Your Blueprint, Inventory of Assets, and Estate Plan should give you and your spouse a pretty good outline of what you want your financial future to look like.

Now it’s time to chart your dream flight into retirement.

One benefit of working with my team at Keen Wealth is that we can quarterback all the moving parts that go into creating a comprehensive plan. We have tools that can help you and your spouse clarify any details that are still a little hazy. We can introduce you to reputable estate attorneys and CPAs and coordinate our work with theirs. We’ll double check any Medicare questions you have with health care professionals.

And, most importantly, we’ll revisit all of these important issues annually via our checklist-driven process. As your life changes, we’ll adjust your plan along with it.

But don’t wait! You can start planning your retirement today with just your spouse and an hour or two of conversation.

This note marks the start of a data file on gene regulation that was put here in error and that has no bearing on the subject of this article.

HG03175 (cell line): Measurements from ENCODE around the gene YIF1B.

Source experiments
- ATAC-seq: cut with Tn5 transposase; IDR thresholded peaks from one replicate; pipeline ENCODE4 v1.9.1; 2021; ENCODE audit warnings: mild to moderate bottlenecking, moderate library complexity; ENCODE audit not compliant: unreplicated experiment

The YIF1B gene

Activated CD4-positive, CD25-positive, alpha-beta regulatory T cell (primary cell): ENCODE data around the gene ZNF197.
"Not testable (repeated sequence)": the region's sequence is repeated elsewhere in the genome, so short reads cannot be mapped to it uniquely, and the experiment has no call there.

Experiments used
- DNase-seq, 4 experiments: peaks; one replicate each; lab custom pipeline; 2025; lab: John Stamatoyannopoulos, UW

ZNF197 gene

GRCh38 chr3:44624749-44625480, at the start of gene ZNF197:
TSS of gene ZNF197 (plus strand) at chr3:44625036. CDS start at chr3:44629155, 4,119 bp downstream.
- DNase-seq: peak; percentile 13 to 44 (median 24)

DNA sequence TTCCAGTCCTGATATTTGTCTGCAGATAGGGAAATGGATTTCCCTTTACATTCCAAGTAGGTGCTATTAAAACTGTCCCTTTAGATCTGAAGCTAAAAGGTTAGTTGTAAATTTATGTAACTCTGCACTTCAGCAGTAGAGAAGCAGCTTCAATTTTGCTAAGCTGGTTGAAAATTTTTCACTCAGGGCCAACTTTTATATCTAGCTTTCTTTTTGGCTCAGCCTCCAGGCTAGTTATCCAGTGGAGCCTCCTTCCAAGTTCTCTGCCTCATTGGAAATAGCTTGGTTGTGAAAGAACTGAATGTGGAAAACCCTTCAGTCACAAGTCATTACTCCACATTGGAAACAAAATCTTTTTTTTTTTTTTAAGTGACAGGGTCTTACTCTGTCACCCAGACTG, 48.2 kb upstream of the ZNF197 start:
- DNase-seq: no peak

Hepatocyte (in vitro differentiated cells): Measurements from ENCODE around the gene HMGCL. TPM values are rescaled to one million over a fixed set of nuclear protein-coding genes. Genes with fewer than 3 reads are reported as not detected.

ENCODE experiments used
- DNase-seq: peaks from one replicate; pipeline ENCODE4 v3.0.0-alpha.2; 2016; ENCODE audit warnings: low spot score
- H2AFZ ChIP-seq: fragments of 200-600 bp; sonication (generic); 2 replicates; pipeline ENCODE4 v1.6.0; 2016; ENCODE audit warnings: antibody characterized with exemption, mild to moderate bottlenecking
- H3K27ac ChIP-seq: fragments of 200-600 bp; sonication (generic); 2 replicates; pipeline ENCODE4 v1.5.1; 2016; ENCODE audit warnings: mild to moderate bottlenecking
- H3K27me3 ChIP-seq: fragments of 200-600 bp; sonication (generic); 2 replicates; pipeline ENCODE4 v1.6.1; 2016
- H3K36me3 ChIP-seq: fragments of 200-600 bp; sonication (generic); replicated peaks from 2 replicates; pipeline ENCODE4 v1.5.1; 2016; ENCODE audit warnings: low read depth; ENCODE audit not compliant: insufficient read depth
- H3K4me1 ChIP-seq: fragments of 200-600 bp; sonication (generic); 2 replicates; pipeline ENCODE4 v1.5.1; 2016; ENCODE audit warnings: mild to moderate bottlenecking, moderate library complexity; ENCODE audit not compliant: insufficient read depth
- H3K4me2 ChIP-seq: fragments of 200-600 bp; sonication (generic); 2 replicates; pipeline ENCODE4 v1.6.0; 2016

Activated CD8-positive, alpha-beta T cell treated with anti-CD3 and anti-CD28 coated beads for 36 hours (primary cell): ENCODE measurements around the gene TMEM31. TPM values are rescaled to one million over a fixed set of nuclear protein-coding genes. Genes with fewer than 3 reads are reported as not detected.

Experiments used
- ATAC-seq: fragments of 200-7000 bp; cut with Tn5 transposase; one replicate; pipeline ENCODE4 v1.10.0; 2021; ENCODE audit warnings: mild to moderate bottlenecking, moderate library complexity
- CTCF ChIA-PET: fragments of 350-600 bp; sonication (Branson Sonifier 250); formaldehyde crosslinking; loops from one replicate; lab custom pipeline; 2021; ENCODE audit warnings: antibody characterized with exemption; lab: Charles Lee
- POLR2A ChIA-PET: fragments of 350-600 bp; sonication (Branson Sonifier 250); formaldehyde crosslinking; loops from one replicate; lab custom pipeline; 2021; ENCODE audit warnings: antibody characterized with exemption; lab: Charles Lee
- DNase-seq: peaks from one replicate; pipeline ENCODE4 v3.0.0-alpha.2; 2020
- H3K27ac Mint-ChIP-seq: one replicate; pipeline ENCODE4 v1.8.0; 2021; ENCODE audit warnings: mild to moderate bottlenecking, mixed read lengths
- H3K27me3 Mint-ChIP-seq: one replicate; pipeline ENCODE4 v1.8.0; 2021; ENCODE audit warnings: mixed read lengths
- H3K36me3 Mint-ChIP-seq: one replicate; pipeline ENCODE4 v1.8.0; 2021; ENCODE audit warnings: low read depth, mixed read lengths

And when you’re done talking, make an appointment to visit Keen Wealth.

Bill Keen: You never know what tomorrow is going to bring. Hopefully you’re able to work as long as you want, doing something that’s fulfilling until you’re ready to retire.

About Bill

Bill Keen is a CHARTERED RETIREMENT PLANNING COUNSELOR℠ and independent financial advisor with more than 25 years of industry experience. As the founder and CEO of Keen Wealth Advisors, a registered investment advisory firm, he specializes in providing personalized retirement planning designed to help people thrive before and during their retirement years. With a passion for educating others, Bill regularly blogs about retirement planning, hosts the podcast Keen on Retirement, and has contributed to U.S. News and World Report, Reuters, Wall Street Journal’s Market Watch, Yahoo Finance, and other publications. Based in Overland Park, Kansas, Bill and his team work with clients throughout the greater Kansas City area and across the nation. To learn more, connect with him on LinkedIn or visit www.keenwealthadvisors.com.